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Lockheed Martin Misses on Fourth Quarter Earnings, Beats on Sales

Lockheed Martin says it overcame challenges caused by the Covid-19 pandemic.
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Lockheed Martin  (LMT) - Get Lockheed Martin Corporation Report missed Wall Street's earning expectations Tuesday, but the aerospace giant beat analysts' sales forecasts as it responded to supply chain problems caused by the coronavirus pandemic.

Shares of the Bethesda, Maryland company were down nearly 2.35% to $335.44 at last check.

Lockheed Martin reported net income of $1.79 billion, or $6.38 a share, compared with $1.50 billion, or $5.29 a share, a year ago. The FactSet consensus called for earnings of $6.40 per share. 

Sales totaled $17.03 billion, up 7.3% from a year ago and surpassing FactSet's call for $16.95 billion.

Lockheed delivered 42 of its signature F-35 fighters in the quarter, down from 51 a year ago. In September, the company said deliveries of the F-35 that had been postponed due to the impact of the Covid-19 supply chain would not fully recover until the end of 2021.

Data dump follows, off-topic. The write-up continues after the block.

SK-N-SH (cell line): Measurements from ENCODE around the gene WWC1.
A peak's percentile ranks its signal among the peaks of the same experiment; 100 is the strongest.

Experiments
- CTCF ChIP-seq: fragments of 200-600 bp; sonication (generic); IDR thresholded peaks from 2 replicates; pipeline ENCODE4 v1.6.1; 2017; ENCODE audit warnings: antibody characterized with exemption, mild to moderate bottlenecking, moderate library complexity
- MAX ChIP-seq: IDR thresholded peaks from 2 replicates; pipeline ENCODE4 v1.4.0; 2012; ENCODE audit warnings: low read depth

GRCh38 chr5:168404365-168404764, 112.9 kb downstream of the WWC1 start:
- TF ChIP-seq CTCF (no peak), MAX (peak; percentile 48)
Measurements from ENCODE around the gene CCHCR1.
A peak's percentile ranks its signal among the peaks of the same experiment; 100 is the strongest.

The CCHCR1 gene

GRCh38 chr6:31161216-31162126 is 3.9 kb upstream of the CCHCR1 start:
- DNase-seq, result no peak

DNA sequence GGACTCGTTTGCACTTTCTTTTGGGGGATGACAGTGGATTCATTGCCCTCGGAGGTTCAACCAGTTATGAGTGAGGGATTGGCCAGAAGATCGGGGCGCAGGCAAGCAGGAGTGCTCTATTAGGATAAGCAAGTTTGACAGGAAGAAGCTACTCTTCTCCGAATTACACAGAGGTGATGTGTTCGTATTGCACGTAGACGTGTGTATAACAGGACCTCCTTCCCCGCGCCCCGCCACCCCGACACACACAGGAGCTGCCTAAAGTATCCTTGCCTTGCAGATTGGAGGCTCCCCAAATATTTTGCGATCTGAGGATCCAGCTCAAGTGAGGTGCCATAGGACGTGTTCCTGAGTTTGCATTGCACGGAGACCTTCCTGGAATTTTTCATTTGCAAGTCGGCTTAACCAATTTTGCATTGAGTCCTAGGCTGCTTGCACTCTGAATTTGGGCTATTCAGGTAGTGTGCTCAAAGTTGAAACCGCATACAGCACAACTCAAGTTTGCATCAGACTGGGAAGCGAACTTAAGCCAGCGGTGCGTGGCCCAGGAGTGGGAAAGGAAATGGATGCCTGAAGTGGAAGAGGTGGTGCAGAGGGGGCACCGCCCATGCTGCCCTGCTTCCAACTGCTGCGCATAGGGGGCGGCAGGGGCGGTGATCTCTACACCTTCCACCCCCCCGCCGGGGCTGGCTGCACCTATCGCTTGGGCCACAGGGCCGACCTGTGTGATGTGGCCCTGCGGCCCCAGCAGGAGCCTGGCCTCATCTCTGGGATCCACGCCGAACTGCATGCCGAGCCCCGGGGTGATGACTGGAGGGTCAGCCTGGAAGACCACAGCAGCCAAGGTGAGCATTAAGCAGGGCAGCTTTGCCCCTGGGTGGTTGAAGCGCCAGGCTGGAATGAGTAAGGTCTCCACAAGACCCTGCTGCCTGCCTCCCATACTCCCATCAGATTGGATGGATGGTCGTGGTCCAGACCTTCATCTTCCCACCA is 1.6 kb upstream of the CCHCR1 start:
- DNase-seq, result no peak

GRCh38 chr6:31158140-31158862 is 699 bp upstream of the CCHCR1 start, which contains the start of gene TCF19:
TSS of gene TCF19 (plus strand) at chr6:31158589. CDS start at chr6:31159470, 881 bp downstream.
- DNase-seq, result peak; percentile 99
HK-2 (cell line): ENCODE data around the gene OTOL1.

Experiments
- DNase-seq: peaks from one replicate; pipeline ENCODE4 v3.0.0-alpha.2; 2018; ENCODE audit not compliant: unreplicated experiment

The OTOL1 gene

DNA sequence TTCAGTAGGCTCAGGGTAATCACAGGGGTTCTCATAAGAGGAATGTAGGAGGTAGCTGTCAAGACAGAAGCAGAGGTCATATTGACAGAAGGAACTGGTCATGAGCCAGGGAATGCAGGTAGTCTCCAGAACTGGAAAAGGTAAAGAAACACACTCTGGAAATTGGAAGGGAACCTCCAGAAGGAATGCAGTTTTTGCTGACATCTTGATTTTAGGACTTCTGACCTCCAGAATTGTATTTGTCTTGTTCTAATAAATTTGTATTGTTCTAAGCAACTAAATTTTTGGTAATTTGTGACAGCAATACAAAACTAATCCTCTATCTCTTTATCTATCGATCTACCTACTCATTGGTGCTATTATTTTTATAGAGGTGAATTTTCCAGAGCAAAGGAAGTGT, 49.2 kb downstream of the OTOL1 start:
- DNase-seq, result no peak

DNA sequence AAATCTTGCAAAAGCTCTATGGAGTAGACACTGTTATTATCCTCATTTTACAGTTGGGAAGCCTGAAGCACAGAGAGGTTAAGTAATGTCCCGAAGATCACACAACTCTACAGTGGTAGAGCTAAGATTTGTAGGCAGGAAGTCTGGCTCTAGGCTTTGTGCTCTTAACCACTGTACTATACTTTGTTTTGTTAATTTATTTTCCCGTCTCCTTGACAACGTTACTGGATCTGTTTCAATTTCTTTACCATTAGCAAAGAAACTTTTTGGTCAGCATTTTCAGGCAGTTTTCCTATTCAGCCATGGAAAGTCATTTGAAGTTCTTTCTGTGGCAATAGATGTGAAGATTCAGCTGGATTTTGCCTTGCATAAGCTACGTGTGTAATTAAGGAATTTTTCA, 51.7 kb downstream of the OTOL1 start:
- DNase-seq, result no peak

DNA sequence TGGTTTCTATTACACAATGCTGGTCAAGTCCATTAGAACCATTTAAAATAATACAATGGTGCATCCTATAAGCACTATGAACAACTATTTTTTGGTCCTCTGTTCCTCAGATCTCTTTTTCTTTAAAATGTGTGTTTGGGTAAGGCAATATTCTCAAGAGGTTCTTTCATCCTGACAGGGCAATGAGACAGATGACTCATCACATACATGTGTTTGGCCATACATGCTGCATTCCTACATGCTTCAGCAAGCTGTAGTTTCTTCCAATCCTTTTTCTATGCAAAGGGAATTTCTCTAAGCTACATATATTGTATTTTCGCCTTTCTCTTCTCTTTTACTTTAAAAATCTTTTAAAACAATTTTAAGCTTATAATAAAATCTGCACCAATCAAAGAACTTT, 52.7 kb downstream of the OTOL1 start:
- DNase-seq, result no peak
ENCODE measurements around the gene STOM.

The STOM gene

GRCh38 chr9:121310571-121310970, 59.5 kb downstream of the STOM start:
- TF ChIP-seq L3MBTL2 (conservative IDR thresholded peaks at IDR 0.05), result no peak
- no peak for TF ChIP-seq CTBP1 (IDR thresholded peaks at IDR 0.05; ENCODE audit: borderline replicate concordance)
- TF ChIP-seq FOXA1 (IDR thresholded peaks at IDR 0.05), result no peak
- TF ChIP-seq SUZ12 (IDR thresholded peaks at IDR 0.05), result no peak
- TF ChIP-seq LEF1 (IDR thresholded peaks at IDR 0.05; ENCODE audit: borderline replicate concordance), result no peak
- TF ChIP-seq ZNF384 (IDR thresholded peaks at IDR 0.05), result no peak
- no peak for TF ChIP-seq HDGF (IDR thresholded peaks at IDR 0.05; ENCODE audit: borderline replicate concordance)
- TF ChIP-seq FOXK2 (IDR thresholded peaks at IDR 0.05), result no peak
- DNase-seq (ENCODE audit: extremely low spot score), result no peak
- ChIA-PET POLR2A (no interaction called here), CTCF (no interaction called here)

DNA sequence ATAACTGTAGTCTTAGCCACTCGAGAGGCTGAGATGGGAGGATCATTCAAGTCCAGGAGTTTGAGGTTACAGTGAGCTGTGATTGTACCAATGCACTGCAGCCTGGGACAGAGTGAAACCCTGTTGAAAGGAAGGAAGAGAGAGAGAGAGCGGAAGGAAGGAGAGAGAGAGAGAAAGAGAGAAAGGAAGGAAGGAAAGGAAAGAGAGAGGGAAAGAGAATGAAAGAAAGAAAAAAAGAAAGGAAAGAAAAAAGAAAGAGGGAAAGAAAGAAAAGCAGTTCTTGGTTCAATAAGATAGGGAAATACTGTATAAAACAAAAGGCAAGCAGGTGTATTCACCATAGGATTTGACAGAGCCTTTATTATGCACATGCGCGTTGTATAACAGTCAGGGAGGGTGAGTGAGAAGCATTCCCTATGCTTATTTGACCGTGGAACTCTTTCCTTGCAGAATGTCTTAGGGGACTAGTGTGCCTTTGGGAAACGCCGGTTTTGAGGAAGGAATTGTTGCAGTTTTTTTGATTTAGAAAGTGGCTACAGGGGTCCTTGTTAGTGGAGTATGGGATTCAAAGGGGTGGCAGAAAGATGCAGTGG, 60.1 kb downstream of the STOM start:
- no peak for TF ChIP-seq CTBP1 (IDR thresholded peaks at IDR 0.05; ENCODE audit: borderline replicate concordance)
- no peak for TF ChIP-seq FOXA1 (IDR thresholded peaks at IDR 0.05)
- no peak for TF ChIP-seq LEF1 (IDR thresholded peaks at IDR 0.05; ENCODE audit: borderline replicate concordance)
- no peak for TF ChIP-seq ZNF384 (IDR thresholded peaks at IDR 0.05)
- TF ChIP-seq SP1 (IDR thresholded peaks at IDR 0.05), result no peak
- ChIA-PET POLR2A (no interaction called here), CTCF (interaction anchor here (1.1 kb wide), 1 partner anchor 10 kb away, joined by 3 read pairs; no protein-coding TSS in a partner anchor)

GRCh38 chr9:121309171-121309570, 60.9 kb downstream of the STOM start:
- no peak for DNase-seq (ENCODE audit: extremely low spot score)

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Aeronautics' net sales increased 5%, from a year ago. Aeronautics' operating profit in the quarter increased 7%. Missile and fire control net sales increased 4%, while rotary and mission systems increased 8%.

Looking ahead, Lockheed Martin said that for 2021, it expects earnings to range from $26 to $26.30 per share, with sales between $67.10 billion to $68.50 billion.

The FactSet consensus calls for earnings of $26.18 per share and sales of $67.97 billion. 

The company said favorable contract award timing, strong operational performance and lower travel and overhead expenditures due to COVID-19 restrictions partially offset the impacts of COVID-19 on the corporation's financial results in 2020.

"Throughout 2020, the men and women of Lockheed Martin overcame the public health, operational and supply chain challenges caused by the COVID-19 pandemic, and continued to deliver the platforms, systems, and services essential to the national defense of the U.S. and its allies and to the continuation of scientific discovery," president and CEO James Taiclet said in a statement.